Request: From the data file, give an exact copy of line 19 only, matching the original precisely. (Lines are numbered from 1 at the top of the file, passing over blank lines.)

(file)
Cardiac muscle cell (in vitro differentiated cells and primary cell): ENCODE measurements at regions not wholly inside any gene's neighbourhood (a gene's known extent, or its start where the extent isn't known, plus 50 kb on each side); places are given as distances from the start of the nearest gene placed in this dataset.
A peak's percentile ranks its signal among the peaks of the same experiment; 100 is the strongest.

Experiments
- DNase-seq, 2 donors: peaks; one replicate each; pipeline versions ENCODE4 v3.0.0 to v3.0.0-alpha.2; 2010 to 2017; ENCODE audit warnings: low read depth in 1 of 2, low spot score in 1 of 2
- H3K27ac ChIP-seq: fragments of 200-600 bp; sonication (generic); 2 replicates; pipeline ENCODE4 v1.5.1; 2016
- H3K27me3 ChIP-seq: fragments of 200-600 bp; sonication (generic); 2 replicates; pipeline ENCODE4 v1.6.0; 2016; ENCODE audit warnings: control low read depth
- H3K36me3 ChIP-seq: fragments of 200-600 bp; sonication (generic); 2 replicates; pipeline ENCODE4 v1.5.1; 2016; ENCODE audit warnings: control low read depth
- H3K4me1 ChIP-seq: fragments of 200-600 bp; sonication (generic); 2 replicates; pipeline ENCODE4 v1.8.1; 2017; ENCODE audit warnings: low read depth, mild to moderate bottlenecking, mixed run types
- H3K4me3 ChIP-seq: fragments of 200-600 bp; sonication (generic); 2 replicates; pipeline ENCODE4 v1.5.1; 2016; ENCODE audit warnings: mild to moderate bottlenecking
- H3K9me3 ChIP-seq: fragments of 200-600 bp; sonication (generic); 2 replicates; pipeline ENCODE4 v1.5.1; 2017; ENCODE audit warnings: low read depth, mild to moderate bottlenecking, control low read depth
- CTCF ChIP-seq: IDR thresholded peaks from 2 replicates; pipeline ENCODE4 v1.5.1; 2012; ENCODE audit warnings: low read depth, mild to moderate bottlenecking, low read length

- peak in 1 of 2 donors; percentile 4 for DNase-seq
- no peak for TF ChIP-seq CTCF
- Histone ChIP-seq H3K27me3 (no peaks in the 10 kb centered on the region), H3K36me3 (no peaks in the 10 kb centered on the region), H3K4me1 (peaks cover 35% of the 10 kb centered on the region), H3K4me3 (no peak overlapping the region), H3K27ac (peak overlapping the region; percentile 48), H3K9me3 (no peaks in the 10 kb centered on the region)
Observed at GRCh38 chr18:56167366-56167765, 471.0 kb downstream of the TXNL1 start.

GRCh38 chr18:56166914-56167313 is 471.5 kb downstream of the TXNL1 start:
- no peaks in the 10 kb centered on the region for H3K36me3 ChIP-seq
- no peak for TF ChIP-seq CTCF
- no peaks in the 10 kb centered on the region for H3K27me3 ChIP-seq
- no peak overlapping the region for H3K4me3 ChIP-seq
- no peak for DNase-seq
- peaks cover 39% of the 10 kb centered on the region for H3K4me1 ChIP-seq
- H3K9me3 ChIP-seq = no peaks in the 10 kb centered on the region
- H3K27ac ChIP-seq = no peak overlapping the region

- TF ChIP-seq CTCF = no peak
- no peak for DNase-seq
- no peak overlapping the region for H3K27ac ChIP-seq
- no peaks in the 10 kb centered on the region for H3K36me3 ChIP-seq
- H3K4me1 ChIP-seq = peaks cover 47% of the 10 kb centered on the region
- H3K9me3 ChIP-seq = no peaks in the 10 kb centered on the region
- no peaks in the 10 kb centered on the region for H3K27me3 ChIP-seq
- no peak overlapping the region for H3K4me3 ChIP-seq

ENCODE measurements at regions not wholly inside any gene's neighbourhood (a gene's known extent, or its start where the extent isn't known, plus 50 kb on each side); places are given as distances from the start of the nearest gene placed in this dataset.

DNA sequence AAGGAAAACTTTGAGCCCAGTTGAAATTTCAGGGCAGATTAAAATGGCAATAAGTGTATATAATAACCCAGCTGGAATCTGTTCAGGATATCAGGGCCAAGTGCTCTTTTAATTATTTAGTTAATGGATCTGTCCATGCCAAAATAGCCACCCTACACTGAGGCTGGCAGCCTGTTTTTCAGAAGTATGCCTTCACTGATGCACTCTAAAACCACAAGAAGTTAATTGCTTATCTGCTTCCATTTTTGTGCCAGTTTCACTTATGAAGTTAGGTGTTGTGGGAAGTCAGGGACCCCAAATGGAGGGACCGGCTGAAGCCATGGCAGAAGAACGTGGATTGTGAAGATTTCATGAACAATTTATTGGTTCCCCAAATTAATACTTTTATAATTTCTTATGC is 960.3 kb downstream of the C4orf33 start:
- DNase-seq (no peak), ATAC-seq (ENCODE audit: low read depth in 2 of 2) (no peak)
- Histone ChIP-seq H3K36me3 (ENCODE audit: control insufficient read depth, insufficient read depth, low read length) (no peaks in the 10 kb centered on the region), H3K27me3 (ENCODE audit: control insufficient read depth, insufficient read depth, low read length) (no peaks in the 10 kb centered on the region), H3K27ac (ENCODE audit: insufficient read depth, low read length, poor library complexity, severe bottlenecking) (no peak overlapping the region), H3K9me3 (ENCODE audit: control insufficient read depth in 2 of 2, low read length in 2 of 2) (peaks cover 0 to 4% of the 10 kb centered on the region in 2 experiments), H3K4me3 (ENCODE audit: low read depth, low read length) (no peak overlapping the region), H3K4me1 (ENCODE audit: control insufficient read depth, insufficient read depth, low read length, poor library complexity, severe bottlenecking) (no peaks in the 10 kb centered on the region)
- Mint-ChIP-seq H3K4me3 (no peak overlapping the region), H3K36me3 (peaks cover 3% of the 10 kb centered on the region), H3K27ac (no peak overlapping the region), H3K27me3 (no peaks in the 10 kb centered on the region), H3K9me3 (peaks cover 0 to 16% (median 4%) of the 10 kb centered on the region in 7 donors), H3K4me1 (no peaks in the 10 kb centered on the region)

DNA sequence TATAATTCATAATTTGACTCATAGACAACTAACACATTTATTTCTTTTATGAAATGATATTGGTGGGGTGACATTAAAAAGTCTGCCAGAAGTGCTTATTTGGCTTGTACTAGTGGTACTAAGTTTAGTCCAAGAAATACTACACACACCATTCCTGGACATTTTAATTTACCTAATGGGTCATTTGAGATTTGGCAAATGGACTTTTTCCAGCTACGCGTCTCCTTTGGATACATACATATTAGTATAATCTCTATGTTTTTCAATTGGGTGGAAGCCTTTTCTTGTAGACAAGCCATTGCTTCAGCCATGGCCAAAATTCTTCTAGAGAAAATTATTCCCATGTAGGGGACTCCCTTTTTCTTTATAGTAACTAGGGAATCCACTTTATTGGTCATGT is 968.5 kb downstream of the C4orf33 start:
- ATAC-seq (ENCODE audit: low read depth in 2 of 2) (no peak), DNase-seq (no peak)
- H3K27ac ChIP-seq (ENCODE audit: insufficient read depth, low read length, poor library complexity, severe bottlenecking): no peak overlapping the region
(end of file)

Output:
- no peaks in the 10 kb centered on the region for H3K27me3 ChIP-seq